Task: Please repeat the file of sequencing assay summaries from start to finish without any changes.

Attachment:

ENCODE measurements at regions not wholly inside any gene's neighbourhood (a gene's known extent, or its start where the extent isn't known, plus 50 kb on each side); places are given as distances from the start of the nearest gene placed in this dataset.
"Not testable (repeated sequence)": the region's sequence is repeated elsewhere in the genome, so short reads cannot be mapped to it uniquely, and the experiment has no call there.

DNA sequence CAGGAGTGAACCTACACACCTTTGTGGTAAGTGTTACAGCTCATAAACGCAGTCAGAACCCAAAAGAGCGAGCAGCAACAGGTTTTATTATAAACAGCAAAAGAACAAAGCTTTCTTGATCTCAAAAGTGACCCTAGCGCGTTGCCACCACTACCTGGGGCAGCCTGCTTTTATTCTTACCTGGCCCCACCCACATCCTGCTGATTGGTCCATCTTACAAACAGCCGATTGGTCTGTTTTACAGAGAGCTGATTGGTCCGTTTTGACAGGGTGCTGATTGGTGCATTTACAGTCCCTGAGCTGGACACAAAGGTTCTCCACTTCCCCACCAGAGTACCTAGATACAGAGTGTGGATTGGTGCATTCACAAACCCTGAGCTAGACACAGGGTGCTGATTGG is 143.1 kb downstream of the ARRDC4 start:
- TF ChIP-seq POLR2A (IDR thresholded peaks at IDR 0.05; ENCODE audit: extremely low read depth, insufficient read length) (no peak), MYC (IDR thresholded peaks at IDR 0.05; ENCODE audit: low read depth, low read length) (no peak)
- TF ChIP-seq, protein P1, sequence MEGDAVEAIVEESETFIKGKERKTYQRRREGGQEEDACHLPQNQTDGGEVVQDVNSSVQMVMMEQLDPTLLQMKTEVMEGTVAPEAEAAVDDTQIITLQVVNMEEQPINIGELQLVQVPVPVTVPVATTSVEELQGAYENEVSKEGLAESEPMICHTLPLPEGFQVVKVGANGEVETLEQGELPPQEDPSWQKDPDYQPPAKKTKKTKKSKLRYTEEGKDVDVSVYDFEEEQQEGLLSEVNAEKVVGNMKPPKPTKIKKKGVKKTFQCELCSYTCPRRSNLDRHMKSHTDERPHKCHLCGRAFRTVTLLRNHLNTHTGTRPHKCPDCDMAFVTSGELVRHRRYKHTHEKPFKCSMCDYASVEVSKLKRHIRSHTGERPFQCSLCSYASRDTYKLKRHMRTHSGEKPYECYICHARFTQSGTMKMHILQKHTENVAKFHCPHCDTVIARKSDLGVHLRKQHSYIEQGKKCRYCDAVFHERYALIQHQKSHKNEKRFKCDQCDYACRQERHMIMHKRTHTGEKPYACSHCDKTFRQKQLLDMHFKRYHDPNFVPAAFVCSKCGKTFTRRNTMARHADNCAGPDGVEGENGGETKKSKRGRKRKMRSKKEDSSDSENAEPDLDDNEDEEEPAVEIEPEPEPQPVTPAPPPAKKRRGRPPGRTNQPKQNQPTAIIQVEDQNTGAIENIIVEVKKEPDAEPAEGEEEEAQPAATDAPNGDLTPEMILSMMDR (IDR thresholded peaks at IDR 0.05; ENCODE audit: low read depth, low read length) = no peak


ENCODE measurements at regions not wholly inside any gene's neighbourhood (a gene's known extent, or its start where the extent isn't known, plus 50 kb on each side); places are given as distances from the start of the nearest gene placed in this dataset.
"Not testable (repeated sequence)": the region's sequence is repeated elsewhere in the genome, so short reads cannot be mapped to it uniquely, and the experiment has no call there.

DNA sequence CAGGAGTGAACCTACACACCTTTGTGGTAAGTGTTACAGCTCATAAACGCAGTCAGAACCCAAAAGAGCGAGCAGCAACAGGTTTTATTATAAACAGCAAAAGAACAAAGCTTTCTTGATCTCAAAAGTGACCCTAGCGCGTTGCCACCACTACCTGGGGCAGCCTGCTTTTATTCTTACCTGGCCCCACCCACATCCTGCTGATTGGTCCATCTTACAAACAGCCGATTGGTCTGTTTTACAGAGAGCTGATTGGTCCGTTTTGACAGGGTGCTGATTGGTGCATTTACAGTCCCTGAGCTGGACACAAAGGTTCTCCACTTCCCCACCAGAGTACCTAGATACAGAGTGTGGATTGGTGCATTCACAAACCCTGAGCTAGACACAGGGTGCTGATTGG is 143.1 kb downstream of the ARRDC4 start:
- TF ChIP-seq POLR2A (IDR thresholded peaks at IDR 0.05; ENCODE audit: extremely low read depth, insufficient read length) (no peak), MYC (IDR thresholded peaks at IDR 0.05; ENCODE audit: low read depth, low read length) (no peak)
- TF ChIP-seq, protein P1, sequence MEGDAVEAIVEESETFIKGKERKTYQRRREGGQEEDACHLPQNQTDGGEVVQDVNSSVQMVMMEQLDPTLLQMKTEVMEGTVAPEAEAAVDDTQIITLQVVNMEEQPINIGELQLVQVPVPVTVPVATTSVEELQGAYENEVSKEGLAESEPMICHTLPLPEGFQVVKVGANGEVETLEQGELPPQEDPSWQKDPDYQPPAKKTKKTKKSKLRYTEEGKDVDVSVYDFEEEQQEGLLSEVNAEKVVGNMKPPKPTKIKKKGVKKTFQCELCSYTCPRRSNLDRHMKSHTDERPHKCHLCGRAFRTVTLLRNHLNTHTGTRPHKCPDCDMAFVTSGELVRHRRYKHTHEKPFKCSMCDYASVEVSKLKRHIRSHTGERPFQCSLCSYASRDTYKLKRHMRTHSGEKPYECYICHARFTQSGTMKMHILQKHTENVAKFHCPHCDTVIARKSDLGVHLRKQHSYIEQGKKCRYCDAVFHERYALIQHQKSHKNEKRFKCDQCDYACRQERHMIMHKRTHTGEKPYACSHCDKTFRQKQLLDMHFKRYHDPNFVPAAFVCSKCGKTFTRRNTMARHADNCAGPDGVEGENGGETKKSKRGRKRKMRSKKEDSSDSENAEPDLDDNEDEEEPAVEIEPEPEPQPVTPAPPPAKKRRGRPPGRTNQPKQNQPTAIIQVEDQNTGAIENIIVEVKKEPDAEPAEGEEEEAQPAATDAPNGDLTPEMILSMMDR (IDR thresholded peaks at IDR 0.05; ENCODE audit: low read depth, low read length) = no peak